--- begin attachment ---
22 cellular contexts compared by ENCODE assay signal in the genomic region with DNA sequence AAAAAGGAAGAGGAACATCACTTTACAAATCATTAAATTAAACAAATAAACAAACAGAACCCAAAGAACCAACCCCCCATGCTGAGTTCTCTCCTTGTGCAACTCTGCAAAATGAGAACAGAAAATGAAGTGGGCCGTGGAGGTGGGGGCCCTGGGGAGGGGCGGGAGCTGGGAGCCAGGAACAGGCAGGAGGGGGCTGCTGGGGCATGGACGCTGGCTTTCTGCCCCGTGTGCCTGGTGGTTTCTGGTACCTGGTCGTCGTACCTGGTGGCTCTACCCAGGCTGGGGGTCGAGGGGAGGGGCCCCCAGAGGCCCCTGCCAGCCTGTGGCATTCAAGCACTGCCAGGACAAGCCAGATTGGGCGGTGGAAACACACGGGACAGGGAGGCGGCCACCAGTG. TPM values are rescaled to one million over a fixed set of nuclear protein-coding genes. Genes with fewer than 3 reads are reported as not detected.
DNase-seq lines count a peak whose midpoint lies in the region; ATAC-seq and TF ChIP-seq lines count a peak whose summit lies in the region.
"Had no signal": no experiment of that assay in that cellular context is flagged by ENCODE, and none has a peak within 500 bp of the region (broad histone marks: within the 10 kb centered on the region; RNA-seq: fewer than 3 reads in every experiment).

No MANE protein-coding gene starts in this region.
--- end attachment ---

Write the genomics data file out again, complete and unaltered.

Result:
22 cellular contexts compared by ENCODE assay signal in the genomic region with DNA sequence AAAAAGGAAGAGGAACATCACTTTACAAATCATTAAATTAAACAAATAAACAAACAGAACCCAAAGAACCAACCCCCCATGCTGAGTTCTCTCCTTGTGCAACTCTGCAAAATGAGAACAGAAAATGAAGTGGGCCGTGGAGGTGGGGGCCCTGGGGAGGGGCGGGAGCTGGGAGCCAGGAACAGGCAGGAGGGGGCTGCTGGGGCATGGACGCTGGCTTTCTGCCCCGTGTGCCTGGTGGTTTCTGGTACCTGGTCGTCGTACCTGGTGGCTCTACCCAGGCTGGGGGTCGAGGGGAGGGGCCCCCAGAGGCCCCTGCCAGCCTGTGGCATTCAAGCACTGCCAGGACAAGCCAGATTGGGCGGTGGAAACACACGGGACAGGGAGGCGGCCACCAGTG. TPM values are rescaled to one million over a fixed set of nuclear protein-coding genes. Genes with fewer than 3 reads are reported as not detected.
DNase-seq lines count a peak whose midpoint lies in the region; ATAC-seq and TF ChIP-seq lines count a peak whose summit lies in the region.
"Had no signal": no experiment of that assay in that cellular context is flagged by ENCODE, and none has a peak within 500 bp of the region (broad histone marks: within the 10 kb centered on the region; RNA-seq: fewer than 3 reads in every experiment).

No MANE protein-coding gene starts in this region.